CIO Today, CEO Tomorrow?

As technology is increasingly becoming a strategic part of corporate life, CIOs are becoming core members of executive teams, and chances are they could soon end up at the very top of the enterprise hierarchy, according to Michael Earl, professor of information management at London Business School.

Corporate executive teams increasingly embrace CIOs as “one of us”, making the CIO a member of a company’s board or executive committee. The position may well prove to be the training ground for “a new economy CEO or COO”, Earl said in a keynote speech at market research company International Data Corp.’s (IDC’s) European IT Management Forum, held in Barcelona in March.


The days when a CIO’s only duty was to run the IT department are gone. The “new CIO” is expected to serve double duty as both a technology and a business executive, in addition to also having excellent personal communication skills, being good at facilitating and managing change as well as understanding both business functions and processes, to name but a few of the long list of skills that, according to Earl, contribute to creating a top CIO today.

Citing the findings of a recent survey of 78 CIOs throughout the United States, Europe and Asia, Earl said that despite the seemingly staggering range of skill requirements, the changes in the CIO’s role are still viewed in a very positive light by most CIOs.

Indeed, CIOs as a group are much more positive in their outlook, and the difference from 10 years ago, when Earl conducted a similar study, is quite startling, he said. Then, the frustration level among technology executives ran so high that a group of CIOs best could be described as “a depression of CIOs”, he said.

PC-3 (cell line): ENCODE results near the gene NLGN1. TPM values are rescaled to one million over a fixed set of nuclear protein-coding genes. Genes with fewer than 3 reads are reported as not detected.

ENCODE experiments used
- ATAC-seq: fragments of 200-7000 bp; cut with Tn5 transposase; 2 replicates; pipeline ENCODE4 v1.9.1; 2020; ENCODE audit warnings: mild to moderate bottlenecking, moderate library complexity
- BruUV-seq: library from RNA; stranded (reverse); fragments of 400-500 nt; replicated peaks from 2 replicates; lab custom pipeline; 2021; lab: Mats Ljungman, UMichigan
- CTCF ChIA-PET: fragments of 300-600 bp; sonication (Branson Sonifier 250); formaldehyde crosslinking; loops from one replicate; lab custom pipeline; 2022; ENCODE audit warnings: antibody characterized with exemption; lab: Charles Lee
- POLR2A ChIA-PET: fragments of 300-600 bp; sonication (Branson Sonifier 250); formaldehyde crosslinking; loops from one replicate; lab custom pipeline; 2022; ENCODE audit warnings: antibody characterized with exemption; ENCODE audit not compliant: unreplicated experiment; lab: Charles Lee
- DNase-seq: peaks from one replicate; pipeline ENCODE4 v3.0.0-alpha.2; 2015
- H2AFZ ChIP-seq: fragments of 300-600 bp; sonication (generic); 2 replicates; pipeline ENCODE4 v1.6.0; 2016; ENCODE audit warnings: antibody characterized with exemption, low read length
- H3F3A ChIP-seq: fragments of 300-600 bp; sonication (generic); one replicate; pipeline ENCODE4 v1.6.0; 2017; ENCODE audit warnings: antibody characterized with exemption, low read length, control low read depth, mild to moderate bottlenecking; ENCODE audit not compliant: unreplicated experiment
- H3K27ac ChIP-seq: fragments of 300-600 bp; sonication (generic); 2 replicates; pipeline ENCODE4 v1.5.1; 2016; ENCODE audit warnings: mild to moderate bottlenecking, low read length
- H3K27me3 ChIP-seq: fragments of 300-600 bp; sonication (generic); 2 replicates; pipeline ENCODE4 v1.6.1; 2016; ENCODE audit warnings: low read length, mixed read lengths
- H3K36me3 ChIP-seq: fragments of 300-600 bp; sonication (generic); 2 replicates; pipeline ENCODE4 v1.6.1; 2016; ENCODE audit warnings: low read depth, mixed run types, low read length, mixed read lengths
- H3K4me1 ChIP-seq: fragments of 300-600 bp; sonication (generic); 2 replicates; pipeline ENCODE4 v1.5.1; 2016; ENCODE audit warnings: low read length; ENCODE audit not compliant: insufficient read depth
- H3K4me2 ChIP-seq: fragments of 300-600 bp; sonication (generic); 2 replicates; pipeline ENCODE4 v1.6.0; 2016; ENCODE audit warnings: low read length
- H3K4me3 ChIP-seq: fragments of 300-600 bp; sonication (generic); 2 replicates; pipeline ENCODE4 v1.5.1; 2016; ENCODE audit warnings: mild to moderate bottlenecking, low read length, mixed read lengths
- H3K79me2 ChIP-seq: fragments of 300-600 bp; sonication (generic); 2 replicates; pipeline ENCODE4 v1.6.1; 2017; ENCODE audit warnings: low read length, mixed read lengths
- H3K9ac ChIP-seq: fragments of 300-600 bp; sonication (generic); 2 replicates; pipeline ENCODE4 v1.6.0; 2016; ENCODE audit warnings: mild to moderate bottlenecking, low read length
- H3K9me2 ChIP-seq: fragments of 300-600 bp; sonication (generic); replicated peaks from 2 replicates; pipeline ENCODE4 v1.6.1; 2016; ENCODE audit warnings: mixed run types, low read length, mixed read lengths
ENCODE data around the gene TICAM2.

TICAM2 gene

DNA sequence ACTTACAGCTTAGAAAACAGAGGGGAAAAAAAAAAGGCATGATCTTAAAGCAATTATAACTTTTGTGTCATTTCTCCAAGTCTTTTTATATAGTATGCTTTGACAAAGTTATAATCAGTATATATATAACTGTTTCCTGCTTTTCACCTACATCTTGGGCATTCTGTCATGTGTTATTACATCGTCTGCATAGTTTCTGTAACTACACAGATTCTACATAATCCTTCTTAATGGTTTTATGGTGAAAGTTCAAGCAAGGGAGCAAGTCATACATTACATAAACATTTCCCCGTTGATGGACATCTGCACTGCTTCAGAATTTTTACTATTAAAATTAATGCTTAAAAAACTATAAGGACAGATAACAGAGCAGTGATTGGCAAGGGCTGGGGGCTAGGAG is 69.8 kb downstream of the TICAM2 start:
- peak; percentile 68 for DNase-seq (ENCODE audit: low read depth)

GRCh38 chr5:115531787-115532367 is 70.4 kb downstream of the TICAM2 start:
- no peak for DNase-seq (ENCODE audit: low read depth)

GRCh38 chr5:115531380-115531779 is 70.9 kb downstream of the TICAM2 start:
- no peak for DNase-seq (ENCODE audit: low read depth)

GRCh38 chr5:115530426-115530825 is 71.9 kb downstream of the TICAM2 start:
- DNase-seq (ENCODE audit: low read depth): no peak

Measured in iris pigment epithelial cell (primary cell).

Today, the mood among CIOs has changed to the degree that if one gathered a group of them in one place, such a congregation could well be termed “a confidence of CIOs,” quipped Earl.

In his presentation, Earl tried to illustrate just how fast the CIO job description is evolving. In late 1998, according to Earl, a CEO’s wish list for a CIO would have been something like “a CIO who can keep the network running, keep the costs down, get us through Y2K and talk a language I understand.”

A year later, this would have changed to “a CIO who is good at strategy, knows new technologies and can help us understand e-commerce and make the transition to the new economy.”


By now, the second quarter of 2000, a hot Internet start-up would be looking for “a CIO or CTO who can build a robust and scalable IT infrastructure and who can help us in our continuous program of innovation enabled by information and new technologies,” Earl said.

For CIOs who can fit that bill, the good news is that the ever-broadening skill set requirements often also come with a commensurate compensation package, Earl noted.

When a headhunter company recently contacted him looking for a top-quality CIO, who in addition to having both top-grade business and technology acumen was also expected to be fluent in Japanese, the signing fee alone was in the US$1 million to US$2 million range.